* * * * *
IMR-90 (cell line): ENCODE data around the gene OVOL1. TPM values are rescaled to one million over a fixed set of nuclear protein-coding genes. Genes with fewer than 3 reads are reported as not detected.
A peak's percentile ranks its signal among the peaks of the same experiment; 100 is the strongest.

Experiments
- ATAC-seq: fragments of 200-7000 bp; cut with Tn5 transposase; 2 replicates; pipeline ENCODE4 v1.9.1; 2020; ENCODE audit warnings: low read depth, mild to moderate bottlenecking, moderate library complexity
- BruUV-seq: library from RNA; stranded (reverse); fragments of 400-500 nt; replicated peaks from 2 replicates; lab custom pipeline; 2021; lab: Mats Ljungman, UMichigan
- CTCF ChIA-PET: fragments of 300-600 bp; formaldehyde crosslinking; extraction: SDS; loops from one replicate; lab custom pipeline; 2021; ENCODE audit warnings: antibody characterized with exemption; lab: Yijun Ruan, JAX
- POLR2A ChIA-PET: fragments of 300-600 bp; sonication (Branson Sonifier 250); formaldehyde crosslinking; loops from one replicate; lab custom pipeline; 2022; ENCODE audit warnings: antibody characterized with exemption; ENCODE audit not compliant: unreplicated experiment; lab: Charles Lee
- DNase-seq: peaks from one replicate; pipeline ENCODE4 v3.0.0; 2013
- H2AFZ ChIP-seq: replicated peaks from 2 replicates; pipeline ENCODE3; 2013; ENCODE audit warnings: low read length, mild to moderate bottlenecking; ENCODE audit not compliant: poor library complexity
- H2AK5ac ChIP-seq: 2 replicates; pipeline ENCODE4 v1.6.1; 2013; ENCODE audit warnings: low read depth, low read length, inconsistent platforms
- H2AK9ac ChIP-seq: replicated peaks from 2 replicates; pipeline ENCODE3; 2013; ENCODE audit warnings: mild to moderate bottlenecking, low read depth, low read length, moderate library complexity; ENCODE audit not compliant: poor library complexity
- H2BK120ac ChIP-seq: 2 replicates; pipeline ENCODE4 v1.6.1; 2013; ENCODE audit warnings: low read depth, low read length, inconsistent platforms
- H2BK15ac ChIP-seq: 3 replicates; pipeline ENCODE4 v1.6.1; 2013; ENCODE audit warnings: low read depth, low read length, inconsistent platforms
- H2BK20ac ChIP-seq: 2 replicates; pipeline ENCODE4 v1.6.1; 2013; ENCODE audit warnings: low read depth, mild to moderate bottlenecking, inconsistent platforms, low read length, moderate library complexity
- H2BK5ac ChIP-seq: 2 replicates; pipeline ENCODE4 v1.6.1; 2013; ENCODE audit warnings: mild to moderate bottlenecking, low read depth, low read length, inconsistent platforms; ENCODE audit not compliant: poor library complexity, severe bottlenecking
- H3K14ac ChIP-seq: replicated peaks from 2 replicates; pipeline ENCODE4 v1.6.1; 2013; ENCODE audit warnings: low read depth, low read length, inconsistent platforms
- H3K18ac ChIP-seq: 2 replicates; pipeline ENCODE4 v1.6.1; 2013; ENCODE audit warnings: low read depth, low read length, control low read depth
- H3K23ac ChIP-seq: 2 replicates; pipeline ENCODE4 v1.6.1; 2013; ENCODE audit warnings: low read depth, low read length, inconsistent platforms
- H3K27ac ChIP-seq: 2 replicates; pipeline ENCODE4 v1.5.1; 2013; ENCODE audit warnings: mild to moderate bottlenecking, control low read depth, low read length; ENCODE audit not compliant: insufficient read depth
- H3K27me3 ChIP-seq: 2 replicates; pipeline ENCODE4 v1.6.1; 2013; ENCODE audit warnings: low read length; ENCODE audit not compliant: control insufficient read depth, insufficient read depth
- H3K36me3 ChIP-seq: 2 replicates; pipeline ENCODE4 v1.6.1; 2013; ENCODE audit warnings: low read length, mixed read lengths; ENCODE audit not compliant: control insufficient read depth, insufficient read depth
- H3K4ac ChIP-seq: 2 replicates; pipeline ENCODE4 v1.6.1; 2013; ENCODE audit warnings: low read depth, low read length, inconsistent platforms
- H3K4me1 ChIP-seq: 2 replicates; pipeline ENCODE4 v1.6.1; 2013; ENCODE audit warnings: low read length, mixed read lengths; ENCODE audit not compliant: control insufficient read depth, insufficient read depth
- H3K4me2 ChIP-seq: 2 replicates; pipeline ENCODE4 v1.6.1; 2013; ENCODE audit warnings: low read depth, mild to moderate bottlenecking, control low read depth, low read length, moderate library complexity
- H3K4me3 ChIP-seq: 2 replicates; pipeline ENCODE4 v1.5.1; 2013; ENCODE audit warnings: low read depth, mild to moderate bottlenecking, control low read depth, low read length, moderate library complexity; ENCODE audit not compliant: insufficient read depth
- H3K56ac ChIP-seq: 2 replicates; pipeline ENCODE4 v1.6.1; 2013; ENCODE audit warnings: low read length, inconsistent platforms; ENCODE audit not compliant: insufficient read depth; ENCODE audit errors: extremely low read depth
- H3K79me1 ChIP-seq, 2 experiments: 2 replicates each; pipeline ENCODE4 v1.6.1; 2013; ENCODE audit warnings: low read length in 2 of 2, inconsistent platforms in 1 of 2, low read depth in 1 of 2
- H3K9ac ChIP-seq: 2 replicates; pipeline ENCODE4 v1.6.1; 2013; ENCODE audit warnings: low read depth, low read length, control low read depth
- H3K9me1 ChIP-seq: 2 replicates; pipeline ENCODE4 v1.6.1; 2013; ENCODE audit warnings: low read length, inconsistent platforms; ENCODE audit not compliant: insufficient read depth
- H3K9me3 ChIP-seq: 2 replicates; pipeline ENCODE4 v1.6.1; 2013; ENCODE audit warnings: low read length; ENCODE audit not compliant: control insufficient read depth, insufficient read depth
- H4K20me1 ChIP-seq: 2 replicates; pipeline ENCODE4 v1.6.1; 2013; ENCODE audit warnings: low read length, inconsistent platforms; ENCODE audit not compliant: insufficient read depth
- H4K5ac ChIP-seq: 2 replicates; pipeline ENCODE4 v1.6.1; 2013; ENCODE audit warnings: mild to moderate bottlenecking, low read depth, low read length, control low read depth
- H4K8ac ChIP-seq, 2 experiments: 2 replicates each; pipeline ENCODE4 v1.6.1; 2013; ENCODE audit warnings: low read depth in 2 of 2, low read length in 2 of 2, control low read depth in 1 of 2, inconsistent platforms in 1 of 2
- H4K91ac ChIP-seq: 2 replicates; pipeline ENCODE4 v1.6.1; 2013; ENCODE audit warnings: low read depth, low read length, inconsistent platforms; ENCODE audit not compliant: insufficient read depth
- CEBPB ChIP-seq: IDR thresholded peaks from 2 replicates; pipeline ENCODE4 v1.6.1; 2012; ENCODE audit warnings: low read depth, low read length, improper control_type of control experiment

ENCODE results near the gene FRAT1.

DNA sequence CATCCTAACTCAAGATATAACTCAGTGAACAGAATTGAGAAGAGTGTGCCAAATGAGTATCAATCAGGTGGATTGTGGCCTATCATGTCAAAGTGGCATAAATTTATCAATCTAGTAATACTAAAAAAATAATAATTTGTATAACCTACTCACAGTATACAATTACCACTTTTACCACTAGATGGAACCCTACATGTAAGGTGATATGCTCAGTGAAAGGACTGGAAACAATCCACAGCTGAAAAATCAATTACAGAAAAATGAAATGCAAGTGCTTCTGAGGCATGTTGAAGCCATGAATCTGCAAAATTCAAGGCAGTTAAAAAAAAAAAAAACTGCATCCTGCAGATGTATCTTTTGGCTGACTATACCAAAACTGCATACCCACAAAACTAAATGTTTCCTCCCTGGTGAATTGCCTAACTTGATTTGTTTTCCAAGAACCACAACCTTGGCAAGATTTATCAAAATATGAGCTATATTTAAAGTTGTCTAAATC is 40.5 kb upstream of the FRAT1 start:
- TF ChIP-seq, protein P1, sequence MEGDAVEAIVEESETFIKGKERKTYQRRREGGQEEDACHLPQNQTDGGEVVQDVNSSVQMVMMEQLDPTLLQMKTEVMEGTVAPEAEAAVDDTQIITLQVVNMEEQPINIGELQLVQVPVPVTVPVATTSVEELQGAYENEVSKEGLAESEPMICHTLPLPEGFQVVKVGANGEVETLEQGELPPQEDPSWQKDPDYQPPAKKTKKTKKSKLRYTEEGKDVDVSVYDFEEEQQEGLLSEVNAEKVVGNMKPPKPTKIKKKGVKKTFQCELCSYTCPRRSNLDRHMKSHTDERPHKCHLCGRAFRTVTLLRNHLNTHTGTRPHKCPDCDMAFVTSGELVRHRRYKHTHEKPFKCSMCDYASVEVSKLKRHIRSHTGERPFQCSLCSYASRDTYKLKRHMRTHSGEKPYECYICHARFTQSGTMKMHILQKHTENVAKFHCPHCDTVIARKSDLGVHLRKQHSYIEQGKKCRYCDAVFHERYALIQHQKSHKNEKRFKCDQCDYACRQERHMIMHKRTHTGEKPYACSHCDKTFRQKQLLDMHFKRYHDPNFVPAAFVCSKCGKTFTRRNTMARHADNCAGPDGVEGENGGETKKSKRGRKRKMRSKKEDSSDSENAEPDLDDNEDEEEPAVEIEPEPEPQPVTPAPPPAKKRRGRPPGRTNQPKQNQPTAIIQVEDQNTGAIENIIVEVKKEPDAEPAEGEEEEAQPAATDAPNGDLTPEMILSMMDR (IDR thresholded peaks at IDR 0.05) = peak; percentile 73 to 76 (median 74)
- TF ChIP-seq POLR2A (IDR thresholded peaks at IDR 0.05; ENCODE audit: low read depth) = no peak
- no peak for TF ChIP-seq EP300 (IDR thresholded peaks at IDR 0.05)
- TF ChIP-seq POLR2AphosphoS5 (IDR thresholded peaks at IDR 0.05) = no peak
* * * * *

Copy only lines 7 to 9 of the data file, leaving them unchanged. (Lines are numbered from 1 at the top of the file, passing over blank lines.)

- POLR2A ChIA-PET: fragments of 300-600 bp; sonication (Branson Sonifier 250); formaldehyde crosslinking; loops from one replicate; lab custom pipeline; 2022; ENCODE audit warnings: antibody characterized with exemption; ENCODE audit not compliant: unreplicated experiment; lab: Charles Lee
- DNase-seq: peaks from one replicate; pipeline ENCODE4 v3.0.0; 2013
- H2AFZ ChIP-seq: replicated peaks from 2 replicates; pipeline ENCODE3; 2013; ENCODE audit warnings: low read length, mild to moderate bottlenecking; ENCODE audit not compliant: poor library complexity